More Than You Ever Wanted To Know About Shipping Pallets
This very long and informative article in Cabinet affirms my fascination with shipping pallets. Don’t think too much about pallets? That is fair. I didn’t either until I wanted to make a frame thing for our compost pile (frame made; pile long neglected). But now! Now I have ruined you, and you will see them EVERYWHERE, hanging out on street corners and in the corners of grocery stores, taking up space but still in the background somehow, all over the place. But just how all over the place are they? And where did they come from? Well, I’m glad you asked:
There are approximately two billion wooden shipping pallets in the United States. They are in the holds of tractor-trailers, transporting Honey Nut Cheerios and oysters and penicillin and just about any other product you can think of: sweaters, copper wire, lab mice, and so on. They are piled up behind supermarkets, out back, near the loading dock. They are at construction sites, on sidewalks, in the trash, in your neighbor’s basement. They are stacked in warehouses and coursing their way through the bowels of factories.
The magic of these pallets is the magic of abstraction. Take any object you like, pile it onto a pallet, and it becomes, simply, a “unit load”—standardized, cubical, and ideally suited to being scooped up by the tines of a forklift. This allows your Cheerios and your oysters to be whisked through the supply chain with great efficiency; the gains are so impressive, in fact, that many experts consider the pallet to be the most important materials-handling innovation of the twentieth century. Studies have estimated that pallets consume 12 to 15 percent of all lumber produced in the US, more than any other industry except home construction.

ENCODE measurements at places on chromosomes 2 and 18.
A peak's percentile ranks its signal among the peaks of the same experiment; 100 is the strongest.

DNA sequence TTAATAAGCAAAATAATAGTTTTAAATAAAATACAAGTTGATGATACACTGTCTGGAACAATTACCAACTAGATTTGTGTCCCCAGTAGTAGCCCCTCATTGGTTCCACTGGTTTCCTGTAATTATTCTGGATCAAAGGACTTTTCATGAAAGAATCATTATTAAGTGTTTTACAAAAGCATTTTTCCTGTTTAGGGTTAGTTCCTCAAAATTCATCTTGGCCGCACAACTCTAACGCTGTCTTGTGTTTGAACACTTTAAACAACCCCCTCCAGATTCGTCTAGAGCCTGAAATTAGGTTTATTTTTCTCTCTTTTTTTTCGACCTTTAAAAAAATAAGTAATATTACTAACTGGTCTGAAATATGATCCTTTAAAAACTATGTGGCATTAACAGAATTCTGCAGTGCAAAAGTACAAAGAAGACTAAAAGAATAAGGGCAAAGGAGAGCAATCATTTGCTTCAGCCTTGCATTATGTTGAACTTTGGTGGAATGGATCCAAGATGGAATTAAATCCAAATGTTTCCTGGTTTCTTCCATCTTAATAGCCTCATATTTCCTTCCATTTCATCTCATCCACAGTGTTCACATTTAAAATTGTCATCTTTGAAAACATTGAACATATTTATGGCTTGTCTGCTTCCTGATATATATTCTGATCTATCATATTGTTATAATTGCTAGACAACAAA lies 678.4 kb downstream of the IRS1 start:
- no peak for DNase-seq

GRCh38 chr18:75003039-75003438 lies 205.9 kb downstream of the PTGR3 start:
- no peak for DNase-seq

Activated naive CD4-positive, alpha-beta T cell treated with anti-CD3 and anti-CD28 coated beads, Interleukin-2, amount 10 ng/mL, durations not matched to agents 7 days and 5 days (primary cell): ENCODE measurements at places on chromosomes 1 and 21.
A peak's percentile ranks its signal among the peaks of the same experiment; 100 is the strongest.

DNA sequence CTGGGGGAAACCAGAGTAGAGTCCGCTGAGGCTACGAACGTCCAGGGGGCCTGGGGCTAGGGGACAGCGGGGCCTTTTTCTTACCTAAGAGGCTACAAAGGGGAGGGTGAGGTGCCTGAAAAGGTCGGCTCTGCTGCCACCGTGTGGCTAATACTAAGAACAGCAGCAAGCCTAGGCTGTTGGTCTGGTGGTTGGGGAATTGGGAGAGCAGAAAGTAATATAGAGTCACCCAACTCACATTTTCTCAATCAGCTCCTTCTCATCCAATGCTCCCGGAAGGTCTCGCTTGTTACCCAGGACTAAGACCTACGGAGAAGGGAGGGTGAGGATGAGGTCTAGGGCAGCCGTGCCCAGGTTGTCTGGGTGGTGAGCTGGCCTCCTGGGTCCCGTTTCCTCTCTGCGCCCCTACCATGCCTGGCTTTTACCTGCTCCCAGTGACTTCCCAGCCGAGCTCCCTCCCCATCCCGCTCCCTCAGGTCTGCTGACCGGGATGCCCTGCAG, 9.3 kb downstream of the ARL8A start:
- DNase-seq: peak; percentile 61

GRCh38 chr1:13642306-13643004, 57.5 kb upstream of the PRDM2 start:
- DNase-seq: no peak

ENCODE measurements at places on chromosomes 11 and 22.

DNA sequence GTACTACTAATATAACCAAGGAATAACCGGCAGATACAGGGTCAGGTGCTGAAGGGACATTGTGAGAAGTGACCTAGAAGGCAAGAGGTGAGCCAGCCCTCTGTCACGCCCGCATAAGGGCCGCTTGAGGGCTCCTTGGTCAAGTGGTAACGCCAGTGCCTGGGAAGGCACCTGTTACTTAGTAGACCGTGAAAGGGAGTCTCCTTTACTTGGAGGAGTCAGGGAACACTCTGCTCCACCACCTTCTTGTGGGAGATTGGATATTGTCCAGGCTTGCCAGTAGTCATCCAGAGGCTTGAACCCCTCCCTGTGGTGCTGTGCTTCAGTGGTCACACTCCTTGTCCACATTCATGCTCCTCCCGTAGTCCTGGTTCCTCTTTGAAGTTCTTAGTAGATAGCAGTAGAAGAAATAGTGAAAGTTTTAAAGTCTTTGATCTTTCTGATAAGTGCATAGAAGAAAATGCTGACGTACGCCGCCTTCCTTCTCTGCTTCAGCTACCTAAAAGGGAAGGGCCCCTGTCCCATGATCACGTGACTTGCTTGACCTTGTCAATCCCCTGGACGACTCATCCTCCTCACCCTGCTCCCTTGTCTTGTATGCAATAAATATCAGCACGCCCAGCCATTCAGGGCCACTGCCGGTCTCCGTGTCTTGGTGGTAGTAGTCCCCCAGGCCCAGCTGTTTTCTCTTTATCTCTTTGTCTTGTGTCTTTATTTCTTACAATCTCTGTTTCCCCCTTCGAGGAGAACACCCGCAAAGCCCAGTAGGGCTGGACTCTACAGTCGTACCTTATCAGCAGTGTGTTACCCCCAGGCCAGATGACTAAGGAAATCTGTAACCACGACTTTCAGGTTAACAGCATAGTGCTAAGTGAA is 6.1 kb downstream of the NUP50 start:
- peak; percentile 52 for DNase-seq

Also discussed: the history of shipping pallets, blue pallets vs ‘natural’ pallets (totally different species, apparently), major pallet lawsuits, unaccounted for pallets. Controversies abound!
The pallet industry boomed after the war, along with interstate highways, long-haul trucking, and the rise of a national consumer culture. The canneries of the Salinas Valley were early palletizers, followed by other grocery sectors, then the auto industry, then everything. In 1954, pallet manufacturers left the country’s wooden box association and founded their own trade group, the National Wooden Pallet and Container Association, or NWPCA. Its slogan: “Pallets move the world.” Sometime in the early 1970s, on a CBS news broadcast, John Kenneth Galbraith informed Dan Rather that pallets were the second-fastest-growing industry in America. “What are those?” Rather asked. Or so the legend goes.
Or so the legend goes.